With the latest story to hit the news being that Prime Minister Gordon Brown and Energy and Climate Change Secretary Ed Miliband have kick started a national scheme to upgrade household heating systems to cut carbon, save money on fuel bills and sustain work for the heating industry, we have to ask ourselves whether it is going to really make the difference that the Government expects.
I am of course talking about the domestic boiler scrappage scheme which aims to offer 125,000 households in England the chance to upgrade their G rated boiler to an A rated system with the help of a voucher worth up to £400 from the Energy Saving Trust.
Now I am not one to complain about money off vouchers and in the current climate I am all for saving money wherever I can. But the fact remains that with the average cost of a boiler and installation standing at around £2,500, is this really going to make a difference.
The Government is claiming that the scheme will help sustain work for installers and boiler manufacturers throughout the economic recovery, but I have to say that I am not convinced it is going to be the knight in shining armour that we need.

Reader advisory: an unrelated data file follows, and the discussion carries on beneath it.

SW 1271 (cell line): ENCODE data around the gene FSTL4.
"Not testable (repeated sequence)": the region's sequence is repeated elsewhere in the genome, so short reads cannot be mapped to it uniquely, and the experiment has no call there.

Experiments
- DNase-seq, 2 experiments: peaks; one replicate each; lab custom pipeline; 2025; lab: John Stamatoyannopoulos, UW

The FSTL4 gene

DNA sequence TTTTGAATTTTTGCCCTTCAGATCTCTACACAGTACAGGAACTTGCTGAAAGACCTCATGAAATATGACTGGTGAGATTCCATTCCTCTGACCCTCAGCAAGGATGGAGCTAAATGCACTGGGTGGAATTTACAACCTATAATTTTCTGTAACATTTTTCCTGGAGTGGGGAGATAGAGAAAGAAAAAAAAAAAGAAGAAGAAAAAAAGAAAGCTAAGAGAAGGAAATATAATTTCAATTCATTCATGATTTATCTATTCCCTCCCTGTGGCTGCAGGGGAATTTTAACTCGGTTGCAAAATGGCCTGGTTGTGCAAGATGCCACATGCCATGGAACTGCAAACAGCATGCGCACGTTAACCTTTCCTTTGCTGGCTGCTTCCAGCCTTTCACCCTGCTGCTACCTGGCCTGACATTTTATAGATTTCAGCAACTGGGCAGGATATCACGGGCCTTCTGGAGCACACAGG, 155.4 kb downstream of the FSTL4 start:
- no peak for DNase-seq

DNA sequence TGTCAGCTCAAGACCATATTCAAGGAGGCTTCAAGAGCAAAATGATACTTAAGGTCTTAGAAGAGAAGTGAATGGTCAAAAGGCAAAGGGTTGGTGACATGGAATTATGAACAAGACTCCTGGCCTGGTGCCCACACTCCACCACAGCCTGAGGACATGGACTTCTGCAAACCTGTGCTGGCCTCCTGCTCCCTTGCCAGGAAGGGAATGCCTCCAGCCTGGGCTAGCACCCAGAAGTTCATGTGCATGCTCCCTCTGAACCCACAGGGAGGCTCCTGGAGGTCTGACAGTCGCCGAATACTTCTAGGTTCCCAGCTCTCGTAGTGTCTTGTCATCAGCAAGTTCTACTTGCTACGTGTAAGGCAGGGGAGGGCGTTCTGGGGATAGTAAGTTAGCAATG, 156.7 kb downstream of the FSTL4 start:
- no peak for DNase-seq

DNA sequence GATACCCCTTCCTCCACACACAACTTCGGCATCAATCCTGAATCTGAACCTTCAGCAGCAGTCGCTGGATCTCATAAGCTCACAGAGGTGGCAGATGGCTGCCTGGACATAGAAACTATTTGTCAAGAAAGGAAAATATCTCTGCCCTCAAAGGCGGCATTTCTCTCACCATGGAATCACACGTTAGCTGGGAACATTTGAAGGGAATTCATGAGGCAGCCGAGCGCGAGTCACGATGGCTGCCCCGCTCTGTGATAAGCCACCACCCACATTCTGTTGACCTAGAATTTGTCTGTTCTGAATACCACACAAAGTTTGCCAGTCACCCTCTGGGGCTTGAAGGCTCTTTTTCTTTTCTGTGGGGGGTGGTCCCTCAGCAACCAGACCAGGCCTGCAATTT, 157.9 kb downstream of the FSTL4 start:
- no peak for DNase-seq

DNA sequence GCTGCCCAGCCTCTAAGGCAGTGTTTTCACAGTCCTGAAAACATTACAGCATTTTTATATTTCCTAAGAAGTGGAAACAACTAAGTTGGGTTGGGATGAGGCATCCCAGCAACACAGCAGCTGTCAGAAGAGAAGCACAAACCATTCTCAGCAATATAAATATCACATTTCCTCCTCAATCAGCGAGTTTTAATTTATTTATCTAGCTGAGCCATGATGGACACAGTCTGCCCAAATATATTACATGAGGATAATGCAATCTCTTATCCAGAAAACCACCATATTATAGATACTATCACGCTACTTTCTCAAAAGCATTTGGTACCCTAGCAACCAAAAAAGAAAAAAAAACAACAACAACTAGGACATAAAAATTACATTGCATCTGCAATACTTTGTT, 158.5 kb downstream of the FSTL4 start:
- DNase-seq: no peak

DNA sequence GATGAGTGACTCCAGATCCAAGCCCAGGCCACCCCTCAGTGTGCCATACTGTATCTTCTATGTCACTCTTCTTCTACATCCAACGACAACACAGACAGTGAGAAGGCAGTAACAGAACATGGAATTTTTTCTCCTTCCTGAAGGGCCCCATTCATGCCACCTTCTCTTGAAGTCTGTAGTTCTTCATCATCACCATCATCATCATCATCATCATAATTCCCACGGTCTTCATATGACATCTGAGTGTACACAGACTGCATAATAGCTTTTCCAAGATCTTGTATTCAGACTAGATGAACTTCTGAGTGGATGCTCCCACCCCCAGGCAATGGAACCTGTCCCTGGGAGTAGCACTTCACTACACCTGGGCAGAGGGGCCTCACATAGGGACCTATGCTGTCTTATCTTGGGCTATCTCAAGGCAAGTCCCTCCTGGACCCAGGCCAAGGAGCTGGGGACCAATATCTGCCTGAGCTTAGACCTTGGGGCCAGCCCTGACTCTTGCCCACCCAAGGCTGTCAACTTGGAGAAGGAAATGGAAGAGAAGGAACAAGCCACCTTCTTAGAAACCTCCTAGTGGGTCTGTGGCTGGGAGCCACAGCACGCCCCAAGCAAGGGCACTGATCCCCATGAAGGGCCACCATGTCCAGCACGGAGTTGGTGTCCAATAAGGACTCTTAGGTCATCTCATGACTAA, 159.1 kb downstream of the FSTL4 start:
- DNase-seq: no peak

If you look at the figures, changing to an A rated boiler works out at an average cost of £2,500 for the complete new system. If you deduct the £400 scrappage allowance, householders are still looking at a hefty bill of £2,100 to fork out at a time when everyone is noticeably tightening the purse strings. Granted the new system will save them £200 per year but that still leaves a payback of over 10 years.
Sadly I feel that only the people who actually need a new boiler will take advantage of the scheme and that despite the fact that replacing your G rated system will be equivalent in carbon savings to taking 45,000 cars off the road, people simply don’t have the spare cash to change a boiler which is still functioning.
Perhaps the Government should look at other ways to help the heating industry – answers on a postcard.
See you next month